Updated at 4:59 p.m. ET

Soul singer Sharon Jones, lead singer of the group The Dap-Kings, has died, her publicist announced late Friday. She was 60.

She'd been fighting pancreatic cancer since 2013, when she took a break from touring to undergo extensive surgery and chemotherapy, Fresh Air wrote earlier this year. The cancer went into remission, but returned this year.

Jonathan McNicol / WNPR

See, we were supposed to send a whole team of people to the first presidential debate on Long Island. We were supposed to do an episode of The Colin McEnroe Show from Hofstra.

Xavier Badosa / Creative Commons

Bob Dylan's own reaction to winning the 2016 Nobel Prize for Literature isn't known yet. In his first public appearance following the news, a couple of days after the announcement, he took the stage for a concert Las Vegas. He said nothing about the award.

T. Charles Erickson

We've never sent a Nose panel to a play before. So this week, we figured we'd try it out. So we've all gone to see Steve Martin's world premiere at the Long Wharf in New Haven: Meteor Shower.

Bob Dylan has won the 2016 Nobel Prize in literature. The prolific musician is the first Nobel winner to have forged a career primarily as a singer-songwriter. What's more, he's also the first American to have won the prize in more than two decades. Not since novelist Toni Morrison won in 1993 has an American claimed the prize.

Home Box Office, Inc.

The Red Sox and their fans will celebrate the legacy of David Ortiz during the team’s final regular season series, which begins Friday night at Fenway Park.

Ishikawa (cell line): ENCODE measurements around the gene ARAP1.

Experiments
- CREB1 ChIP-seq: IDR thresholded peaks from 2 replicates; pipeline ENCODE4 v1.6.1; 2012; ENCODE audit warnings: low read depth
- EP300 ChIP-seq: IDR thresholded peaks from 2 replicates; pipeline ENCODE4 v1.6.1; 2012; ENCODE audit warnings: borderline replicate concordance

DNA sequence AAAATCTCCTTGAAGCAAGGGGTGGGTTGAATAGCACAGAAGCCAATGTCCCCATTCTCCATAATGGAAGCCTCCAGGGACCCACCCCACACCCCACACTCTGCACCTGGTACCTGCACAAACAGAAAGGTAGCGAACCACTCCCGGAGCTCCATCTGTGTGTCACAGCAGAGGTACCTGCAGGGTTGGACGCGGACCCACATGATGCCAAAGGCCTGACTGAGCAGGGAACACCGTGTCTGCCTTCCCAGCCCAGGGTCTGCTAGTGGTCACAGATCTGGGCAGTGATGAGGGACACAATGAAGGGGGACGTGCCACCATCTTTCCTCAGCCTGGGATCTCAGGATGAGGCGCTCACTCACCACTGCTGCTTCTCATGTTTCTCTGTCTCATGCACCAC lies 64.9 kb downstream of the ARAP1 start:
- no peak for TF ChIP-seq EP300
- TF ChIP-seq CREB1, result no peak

The day the baseball player known as Big Papi became a Boston legend is easy to pinpoint: Oct. 18, 2004.

[Youtube]

Just after midnight, Ortiz hit a walk-off home run to prevent the Sox from being swept by the New York Yankees in the American League Championship Series.

Open Road Films, LLC

The biggest surprise about Oliver Stone's Snowden is probably how controversial it isn't. Which isn't to say that it isn't somewhat controversial -- anything about Edward Snowden is bound to be somewhat controversial. But for an Oliver Stone conspiracy thriller, The Nose finds Snowden to be pretty tame.

wikimedia Commons

Gene Wilder, the iconic actor who starred in "Blazing Saddles," "Young Frankenstein," and "Willy Wonka and the Chocolate Factory," died at his home in Stamford, Connecticut on Sunday. He was 83.

Wilder's nephew said he passed away from complications from Alzheimer's disease.

Jeff Cohen / WNPR

Editor's note: Gene Wilder died Sunday at his home in Stamford, Connecticut. In 2014, WNPR's Jeff Cohen reported on a screening of "Blazing Saddles" with Wilder in attendance, followed by a Q&A with the actor. This was first published on October 30, 2014.

It's been 40 years since the release of the Mel Brooks' movie Blazing Saddles. I recently went to an anniversary screening and in the audience was one of the movie's stars: Gene Wilder.

ABC Television / Wikimedia Commons

Clive James considered Dick Cavett one of the great intellectuals who shaped the 20th century. He did it primarily as the host of The Dick Cavett Show, combining playfulness and serious discussion for ninety-minutes each night with a roster of cultural icons that spanned the worlds of art, culture, literature, music, and politics.

Diane Sobolewski

Petula Clark has been singing since 1942, when as a nine-year-old child, she answered a request from a BBC producer to sing to a British theater audience unnerved by an air raid that delayed the BBC broadcast they came to hear.

Joss Whedon: His Work, His Life, He's Here!

Aug 2, 2016
Gage Skidmore / Creative Commons

Originally, we planned on doing a show about Joss Whedon -- without Joss Whedon. We invited a scholar of his work to talk about his television and film resume, and a close friend, professor and mentor to speak on his directorial style. However, Joss was interested enough in what we're planning to join the show! So now, it's a show about Joss Whedon -- with Joss Whedon.